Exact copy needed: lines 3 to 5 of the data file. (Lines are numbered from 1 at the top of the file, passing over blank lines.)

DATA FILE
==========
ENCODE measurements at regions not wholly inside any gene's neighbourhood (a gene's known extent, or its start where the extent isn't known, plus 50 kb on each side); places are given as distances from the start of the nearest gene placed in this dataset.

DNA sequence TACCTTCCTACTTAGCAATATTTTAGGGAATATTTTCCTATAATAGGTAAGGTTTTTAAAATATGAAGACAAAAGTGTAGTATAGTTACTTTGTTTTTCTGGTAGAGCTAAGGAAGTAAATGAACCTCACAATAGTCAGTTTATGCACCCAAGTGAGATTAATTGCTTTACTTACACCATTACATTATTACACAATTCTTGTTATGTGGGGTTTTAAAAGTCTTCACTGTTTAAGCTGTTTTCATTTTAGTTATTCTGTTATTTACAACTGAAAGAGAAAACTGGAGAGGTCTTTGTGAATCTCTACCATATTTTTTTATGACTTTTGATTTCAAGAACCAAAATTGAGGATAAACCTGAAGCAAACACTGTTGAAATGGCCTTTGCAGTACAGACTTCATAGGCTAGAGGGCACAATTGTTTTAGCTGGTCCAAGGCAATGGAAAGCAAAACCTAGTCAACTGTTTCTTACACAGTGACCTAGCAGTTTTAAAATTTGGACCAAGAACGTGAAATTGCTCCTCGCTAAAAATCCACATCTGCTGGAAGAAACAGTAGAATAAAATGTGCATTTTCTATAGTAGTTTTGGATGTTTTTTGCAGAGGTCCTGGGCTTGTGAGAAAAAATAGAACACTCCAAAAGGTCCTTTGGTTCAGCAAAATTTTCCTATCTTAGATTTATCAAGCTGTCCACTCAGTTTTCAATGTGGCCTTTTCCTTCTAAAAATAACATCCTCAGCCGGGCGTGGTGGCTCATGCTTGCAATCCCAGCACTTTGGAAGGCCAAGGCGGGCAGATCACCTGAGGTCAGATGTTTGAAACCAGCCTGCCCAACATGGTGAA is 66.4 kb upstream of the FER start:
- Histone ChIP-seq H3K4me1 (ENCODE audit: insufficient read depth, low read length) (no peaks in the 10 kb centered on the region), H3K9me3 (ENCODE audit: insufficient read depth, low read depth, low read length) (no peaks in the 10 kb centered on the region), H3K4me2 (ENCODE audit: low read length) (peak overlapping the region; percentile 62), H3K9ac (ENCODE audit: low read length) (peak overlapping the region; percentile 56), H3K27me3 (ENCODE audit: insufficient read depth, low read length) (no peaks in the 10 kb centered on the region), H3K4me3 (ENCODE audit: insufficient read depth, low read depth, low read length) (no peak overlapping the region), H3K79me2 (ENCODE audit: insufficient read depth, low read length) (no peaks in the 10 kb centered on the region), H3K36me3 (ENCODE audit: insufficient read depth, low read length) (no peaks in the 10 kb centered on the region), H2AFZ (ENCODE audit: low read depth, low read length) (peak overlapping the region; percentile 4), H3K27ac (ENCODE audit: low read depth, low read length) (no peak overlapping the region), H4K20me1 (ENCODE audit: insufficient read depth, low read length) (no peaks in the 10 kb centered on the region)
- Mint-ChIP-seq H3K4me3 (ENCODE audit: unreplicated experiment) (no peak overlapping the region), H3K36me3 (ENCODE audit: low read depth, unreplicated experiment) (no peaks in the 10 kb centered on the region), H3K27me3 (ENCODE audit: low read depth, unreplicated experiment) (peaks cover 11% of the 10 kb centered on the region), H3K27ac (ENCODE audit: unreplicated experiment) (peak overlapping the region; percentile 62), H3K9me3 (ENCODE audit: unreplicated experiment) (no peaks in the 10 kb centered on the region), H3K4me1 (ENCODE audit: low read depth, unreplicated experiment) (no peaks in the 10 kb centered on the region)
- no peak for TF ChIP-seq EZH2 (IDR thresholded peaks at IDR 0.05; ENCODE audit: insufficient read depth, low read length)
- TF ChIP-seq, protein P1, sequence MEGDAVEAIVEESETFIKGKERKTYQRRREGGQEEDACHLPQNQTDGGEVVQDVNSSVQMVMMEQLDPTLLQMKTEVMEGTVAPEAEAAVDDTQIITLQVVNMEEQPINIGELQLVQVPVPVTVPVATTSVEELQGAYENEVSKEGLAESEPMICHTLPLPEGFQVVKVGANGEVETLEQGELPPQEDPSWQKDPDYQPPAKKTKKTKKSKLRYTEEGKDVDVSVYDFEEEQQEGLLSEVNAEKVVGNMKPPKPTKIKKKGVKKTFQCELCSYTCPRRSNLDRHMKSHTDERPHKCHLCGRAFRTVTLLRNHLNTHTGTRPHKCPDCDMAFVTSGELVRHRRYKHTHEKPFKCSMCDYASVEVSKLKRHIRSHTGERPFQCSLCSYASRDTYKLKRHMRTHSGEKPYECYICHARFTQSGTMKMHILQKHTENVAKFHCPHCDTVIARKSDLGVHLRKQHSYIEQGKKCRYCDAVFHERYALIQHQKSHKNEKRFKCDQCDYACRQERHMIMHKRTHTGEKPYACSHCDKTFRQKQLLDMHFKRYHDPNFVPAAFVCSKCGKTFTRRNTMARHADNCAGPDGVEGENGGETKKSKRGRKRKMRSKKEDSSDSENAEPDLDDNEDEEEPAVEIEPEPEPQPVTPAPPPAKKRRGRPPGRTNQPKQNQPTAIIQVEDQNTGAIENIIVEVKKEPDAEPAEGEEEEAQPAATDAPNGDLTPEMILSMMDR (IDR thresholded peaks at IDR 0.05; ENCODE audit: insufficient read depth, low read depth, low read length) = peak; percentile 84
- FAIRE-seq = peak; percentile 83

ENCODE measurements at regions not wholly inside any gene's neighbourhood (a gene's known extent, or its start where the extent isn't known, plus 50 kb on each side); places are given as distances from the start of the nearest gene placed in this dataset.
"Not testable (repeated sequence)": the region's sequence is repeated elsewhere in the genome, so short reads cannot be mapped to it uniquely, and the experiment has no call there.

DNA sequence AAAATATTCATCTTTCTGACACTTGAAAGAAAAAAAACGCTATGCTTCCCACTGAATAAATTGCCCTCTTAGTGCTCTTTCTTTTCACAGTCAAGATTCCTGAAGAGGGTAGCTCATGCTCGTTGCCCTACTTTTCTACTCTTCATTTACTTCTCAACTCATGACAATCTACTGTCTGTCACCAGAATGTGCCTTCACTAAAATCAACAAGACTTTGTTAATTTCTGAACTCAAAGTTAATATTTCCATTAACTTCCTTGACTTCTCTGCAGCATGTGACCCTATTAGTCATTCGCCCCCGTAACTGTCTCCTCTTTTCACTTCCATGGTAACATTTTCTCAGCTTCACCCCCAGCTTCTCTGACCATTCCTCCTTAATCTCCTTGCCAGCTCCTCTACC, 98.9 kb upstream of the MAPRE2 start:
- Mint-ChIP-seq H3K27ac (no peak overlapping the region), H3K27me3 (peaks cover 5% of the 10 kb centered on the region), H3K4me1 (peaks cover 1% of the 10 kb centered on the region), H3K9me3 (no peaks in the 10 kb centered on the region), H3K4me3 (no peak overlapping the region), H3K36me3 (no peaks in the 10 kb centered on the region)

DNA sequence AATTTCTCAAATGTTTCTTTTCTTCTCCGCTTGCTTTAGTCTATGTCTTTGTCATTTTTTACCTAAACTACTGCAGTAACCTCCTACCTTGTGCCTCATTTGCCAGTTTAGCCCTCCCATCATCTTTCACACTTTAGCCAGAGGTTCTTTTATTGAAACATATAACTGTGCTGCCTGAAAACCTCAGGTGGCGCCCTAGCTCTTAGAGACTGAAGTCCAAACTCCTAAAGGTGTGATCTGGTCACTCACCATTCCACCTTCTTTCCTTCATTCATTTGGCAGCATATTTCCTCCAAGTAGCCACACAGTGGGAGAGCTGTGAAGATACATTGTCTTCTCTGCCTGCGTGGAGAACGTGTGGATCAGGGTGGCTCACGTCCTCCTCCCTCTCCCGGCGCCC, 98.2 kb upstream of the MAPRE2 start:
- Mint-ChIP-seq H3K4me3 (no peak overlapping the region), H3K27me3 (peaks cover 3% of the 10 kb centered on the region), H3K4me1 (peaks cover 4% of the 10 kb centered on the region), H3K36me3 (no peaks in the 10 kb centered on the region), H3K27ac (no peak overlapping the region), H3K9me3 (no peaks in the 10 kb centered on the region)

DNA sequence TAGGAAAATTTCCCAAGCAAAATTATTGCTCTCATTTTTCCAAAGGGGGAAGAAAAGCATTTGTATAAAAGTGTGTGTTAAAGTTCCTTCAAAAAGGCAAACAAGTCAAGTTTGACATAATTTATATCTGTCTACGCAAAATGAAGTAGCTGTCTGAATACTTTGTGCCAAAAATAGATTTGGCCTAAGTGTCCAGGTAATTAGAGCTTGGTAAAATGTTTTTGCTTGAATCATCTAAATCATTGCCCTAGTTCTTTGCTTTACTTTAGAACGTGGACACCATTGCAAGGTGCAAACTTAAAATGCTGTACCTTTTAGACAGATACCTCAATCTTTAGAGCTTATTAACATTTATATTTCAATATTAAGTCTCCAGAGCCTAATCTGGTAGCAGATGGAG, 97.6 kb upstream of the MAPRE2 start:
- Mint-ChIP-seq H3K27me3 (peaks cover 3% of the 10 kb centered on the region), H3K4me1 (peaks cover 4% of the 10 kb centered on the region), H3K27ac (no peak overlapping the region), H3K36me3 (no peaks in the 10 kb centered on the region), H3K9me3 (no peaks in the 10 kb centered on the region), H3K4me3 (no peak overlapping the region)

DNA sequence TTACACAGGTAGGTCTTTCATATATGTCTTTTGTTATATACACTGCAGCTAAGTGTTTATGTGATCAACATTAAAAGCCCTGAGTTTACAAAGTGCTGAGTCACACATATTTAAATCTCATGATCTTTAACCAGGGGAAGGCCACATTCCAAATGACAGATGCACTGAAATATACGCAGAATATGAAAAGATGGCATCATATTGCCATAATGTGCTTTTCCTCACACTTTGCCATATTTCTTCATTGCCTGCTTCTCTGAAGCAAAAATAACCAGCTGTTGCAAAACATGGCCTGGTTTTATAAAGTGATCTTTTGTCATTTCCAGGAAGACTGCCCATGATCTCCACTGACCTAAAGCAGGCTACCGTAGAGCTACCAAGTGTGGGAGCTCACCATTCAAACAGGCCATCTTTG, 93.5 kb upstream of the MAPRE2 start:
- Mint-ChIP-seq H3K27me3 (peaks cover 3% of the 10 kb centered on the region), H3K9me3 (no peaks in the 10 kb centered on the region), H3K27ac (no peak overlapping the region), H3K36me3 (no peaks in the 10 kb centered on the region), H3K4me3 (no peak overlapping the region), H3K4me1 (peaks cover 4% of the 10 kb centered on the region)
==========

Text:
- Histone ChIP-seq H3K4me1 (ENCODE audit: insufficient read depth, low read length) (no peaks in the 10 kb centered on the region), H3K9me3 (ENCODE audit: insufficient read depth, low read depth, low read length) (no peaks in the 10 kb centered on the region), H3K4me2 (ENCODE audit: low read length) (peak overlapping the region; percentile 62), H3K9ac (ENCODE audit: low read length) (peak overlapping the region; percentile 56), H3K27me3 (ENCODE audit: insufficient read depth, low read length) (no peaks in the 10 kb centered on the region), H3K4me3 (ENCODE audit: insufficient read depth, low read depth, low read length) (no peak overlapping the region), H3K79me2 (ENCODE audit: insufficient read depth, low read length) (no peaks in the 10 kb centered on the region), H3K36me3 (ENCODE audit: insufficient read depth, low read length) (no peaks in the 10 kb centered on the region), H2AFZ (ENCODE audit: low read depth, low read length) (peak overlapping the region; percentile 4), H3K27ac (ENCODE audit: low read depth, low read length) (no peak overlapping the region), H4K20me1 (ENCODE audit: insufficient read depth, low read length) (no peaks in the 10 kb centered on the region)
- Mint-ChIP-seq H3K4me3 (ENCODE audit: unreplicated experiment) (no peak overlapping the region), H3K36me3 (ENCODE audit: low read depth, unreplicated experiment) (no peaks in the 10 kb centered on the region), H3K27me3 (ENCODE audit: low read depth, unreplicated experiment) (peaks cover 11% of the 10 kb centered on the region), H3K27ac (ENCODE audit: unreplicated experiment) (peak overlapping the region; percentile 62), H3K9me3 (ENCODE audit: unreplicated experiment) (no peaks in the 10 kb centered on the region), H3K4me1 (ENCODE audit: low read depth, unreplicated experiment) (no peaks in the 10 kb centered on the region)
- no peak for TF ChIP-seq EZH2 (IDR thresholded peaks at IDR 0.05; ENCODE audit: insufficient read depth, low read length)